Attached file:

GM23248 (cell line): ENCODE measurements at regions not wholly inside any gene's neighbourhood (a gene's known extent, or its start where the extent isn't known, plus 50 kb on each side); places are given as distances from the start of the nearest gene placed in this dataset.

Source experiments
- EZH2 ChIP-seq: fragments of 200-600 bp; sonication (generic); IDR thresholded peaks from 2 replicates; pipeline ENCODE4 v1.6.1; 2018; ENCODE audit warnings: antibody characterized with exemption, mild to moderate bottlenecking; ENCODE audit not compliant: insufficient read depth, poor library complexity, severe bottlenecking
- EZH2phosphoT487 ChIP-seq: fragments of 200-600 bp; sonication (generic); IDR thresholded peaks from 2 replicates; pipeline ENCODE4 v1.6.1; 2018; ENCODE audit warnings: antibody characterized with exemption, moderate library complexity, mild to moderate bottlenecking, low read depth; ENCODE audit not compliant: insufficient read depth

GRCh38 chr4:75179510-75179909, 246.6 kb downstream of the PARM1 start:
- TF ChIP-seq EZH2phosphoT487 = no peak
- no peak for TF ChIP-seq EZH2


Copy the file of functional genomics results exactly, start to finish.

GM23248 (cell line): ENCODE measurements at regions not wholly inside any gene's neighbourhood (a gene's known extent, or its start where the extent isn't known, plus 50 kb on each side); places are given as distances from the start of the nearest gene placed in this dataset.

Source experiments
- EZH2 ChIP-seq: fragments of 200-600 bp; sonication (generic); IDR thresholded peaks from 2 replicates; pipeline ENCODE4 v1.6.1; 2018; ENCODE audit warnings: antibody characterized with exemption, mild to moderate bottlenecking; ENCODE audit not compliant: insufficient read depth, poor library complexity, severe bottlenecking
- EZH2phosphoT487 ChIP-seq: fragments of 200-600 bp; sonication (generic); IDR thresholded peaks from 2 replicates; pipeline ENCODE4 v1.6.1; 2018; ENCODE audit warnings: antibody characterized with exemption, moderate library complexity, mild to moderate bottlenecking, low read depth; ENCODE audit not compliant: insufficient read depth

GRCh38 chr4:75179510-75179909, 246.6 kb downstream of the PARM1 start:
- TF ChIP-seq EZH2phosphoT487 = no peak
- no peak for TF ChIP-seq EZH2